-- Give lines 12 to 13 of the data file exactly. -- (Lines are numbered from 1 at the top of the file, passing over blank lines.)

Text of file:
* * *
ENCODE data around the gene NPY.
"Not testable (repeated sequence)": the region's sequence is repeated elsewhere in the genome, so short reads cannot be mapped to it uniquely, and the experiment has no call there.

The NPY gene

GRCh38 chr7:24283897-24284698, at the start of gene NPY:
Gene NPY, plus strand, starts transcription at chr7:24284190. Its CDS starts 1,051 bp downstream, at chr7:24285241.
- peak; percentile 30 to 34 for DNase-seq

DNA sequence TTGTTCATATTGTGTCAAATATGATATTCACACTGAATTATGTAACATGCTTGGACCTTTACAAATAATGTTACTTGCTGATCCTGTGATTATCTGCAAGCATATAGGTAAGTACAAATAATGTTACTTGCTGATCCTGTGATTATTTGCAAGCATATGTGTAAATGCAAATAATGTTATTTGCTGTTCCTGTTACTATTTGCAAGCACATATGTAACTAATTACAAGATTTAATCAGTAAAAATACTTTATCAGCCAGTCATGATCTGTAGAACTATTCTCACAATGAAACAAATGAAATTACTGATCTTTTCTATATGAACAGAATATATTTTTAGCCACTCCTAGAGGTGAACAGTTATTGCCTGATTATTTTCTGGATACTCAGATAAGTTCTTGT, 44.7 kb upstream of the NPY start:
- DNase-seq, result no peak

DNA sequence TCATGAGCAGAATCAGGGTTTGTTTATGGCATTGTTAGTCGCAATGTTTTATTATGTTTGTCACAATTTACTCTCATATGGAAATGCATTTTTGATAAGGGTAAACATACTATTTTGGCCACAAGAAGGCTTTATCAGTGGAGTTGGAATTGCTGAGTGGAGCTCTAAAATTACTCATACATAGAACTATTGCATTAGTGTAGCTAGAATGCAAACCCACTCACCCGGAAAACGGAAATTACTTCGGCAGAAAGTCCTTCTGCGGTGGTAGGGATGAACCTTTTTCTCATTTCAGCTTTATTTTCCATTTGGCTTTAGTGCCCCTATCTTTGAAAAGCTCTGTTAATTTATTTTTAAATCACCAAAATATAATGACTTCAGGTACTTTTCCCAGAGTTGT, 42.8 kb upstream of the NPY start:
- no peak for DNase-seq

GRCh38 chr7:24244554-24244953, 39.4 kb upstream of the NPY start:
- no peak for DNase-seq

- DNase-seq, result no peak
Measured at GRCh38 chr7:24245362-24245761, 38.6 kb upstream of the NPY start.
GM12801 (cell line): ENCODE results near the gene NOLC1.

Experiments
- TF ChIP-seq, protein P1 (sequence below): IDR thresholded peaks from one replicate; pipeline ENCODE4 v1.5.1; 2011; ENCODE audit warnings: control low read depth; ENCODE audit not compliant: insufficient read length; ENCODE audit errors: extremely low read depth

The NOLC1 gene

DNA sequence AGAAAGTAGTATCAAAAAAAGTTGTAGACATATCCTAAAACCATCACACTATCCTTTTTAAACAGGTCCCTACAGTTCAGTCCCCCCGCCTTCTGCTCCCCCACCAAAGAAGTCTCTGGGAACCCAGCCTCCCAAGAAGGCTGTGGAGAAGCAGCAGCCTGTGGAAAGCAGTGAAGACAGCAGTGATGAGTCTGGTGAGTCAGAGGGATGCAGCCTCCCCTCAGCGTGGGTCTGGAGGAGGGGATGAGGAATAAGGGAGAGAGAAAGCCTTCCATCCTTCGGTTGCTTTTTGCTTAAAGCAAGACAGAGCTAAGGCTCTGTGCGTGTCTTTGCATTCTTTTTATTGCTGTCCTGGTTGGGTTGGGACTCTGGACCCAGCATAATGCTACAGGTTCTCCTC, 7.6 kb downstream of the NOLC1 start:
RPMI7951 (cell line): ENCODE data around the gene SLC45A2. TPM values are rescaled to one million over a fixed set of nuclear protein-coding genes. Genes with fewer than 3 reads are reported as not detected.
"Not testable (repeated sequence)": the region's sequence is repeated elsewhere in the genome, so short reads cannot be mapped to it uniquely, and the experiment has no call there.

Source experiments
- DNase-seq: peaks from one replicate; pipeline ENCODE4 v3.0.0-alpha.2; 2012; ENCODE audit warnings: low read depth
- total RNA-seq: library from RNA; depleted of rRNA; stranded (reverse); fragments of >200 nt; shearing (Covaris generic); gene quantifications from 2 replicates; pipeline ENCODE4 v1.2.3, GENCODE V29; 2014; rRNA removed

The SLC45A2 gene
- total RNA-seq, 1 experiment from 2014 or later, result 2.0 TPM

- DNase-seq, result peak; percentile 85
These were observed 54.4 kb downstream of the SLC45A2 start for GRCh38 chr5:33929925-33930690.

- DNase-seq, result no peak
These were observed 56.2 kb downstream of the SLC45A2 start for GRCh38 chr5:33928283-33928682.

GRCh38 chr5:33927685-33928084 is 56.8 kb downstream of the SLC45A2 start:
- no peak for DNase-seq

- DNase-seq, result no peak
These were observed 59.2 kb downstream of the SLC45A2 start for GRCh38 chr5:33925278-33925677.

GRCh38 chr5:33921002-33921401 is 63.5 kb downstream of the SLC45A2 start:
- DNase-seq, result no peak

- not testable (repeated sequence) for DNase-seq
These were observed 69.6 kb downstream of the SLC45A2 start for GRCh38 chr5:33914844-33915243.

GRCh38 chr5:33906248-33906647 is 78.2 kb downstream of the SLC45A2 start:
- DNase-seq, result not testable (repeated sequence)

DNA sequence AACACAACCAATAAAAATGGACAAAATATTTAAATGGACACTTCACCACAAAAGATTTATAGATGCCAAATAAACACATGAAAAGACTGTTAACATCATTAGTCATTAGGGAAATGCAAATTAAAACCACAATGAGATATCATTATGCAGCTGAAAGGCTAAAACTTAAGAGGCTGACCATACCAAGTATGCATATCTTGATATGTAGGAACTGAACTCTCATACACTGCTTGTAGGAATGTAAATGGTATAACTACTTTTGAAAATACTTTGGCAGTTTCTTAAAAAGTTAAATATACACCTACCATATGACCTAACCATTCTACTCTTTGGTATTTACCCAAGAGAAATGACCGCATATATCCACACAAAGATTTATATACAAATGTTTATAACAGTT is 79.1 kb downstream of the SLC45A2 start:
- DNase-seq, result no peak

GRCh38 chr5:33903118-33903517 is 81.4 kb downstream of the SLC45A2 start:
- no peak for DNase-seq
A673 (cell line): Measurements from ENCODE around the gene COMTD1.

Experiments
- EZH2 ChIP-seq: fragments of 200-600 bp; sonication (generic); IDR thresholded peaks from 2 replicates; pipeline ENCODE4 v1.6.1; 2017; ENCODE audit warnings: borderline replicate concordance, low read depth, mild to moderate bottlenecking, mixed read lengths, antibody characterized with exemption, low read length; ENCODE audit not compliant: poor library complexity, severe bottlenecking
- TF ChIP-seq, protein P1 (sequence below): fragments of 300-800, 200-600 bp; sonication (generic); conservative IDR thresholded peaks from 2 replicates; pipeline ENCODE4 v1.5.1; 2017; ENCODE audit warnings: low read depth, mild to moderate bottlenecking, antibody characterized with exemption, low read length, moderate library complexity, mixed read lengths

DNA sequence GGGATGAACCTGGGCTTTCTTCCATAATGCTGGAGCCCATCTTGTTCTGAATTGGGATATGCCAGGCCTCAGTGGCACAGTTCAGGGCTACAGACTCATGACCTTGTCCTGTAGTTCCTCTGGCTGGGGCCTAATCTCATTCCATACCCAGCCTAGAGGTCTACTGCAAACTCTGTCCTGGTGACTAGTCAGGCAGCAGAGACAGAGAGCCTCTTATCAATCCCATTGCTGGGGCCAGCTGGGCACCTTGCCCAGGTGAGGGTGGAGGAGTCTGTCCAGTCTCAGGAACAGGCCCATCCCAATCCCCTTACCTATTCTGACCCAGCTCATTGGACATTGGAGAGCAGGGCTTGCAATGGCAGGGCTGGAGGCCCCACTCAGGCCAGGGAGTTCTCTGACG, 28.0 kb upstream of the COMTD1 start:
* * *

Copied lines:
- no peak for DNase-seq

- DNase-seq, result no peak